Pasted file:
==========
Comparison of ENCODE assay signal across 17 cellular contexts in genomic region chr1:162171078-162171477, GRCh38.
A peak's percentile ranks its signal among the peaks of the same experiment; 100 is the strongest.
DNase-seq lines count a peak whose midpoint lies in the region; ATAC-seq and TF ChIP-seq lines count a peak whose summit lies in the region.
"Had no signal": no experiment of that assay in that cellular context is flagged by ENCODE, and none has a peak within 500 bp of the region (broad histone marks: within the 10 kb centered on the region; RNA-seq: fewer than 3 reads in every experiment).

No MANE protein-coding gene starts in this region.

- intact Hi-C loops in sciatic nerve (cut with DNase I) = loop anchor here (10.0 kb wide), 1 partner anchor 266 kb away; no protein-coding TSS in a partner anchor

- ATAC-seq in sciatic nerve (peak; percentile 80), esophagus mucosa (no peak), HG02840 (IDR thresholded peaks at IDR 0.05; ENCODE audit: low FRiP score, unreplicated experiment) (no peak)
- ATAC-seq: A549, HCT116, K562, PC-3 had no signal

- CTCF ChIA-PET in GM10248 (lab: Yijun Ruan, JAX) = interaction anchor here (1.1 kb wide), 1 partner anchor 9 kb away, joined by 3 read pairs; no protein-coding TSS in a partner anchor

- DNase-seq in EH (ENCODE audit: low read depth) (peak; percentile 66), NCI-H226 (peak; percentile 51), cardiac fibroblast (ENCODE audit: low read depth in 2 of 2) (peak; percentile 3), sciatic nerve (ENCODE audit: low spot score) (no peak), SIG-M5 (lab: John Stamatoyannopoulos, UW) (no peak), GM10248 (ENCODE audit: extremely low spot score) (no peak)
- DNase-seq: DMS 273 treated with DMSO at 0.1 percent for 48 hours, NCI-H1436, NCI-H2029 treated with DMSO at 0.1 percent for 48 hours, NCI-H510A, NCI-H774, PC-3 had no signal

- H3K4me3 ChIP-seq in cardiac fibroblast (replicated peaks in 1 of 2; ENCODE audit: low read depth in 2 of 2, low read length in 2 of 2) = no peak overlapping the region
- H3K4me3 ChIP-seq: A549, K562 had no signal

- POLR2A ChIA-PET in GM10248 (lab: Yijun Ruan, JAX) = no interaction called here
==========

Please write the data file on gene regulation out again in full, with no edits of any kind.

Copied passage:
Comparison of ENCODE assay signal across 17 cellular contexts in genomic region chr1:162171078-162171477, GRCh38.
A peak's percentile ranks its signal among the peaks of the same experiment; 100 is the strongest.
DNase-seq lines count a peak whose midpoint lies in the region; ATAC-seq and TF ChIP-seq lines count a peak whose summit lies in the region.
"Had no signal": no experiment of that assay in that cellular context is flagged by ENCODE, and none has a peak within 500 bp of the region (broad histone marks: within the 10 kb centered on the region; RNA-seq: fewer than 3 reads in every experiment).

No MANE protein-coding gene starts in this region.

- intact Hi-C loops in sciatic nerve (cut with DNase I) = loop anchor here (10.0 kb wide), 1 partner anchor 266 kb away; no protein-coding TSS in a partner anchor

- ATAC-seq in sciatic nerve (peak; percentile 80), esophagus mucosa (no peak), HG02840 (IDR thresholded peaks at IDR 0.05; ENCODE audit: low FRiP score, unreplicated experiment) (no peak)
- ATAC-seq: A549, HCT116, K562, PC-3 had no signal

- CTCF ChIA-PET in GM10248 (lab: Yijun Ruan, JAX) = interaction anchor here (1.1 kb wide), 1 partner anchor 9 kb away, joined by 3 read pairs; no protein-coding TSS in a partner anchor

- DNase-seq in EH (ENCODE audit: low read depth) (peak; percentile 66), NCI-H226 (peak; percentile 51), cardiac fibroblast (ENCODE audit: low read depth in 2 of 2) (peak; percentile 3), sciatic nerve (ENCODE audit: low spot score) (no peak), SIG-M5 (lab: John Stamatoyannopoulos, UW) (no peak), GM10248 (ENCODE audit: extremely low spot score) (no peak)
- DNase-seq: DMS 273 treated with DMSO at 0.1 percent for 48 hours, NCI-H1436, NCI-H2029 treated with DMSO at 0.1 percent for 48 hours, NCI-H510A, NCI-H774, PC-3 had no signal

- H3K4me3 ChIP-seq in cardiac fibroblast (replicated peaks in 1 of 2; ENCODE audit: low read depth in 2 of 2, low read length in 2 of 2) = no peak overlapping the region
- H3K4me3 ChIP-seq: A549, K562 had no signal

- POLR2A ChIA-PET in GM10248 (lab: Yijun Ruan, JAX) = no interaction called here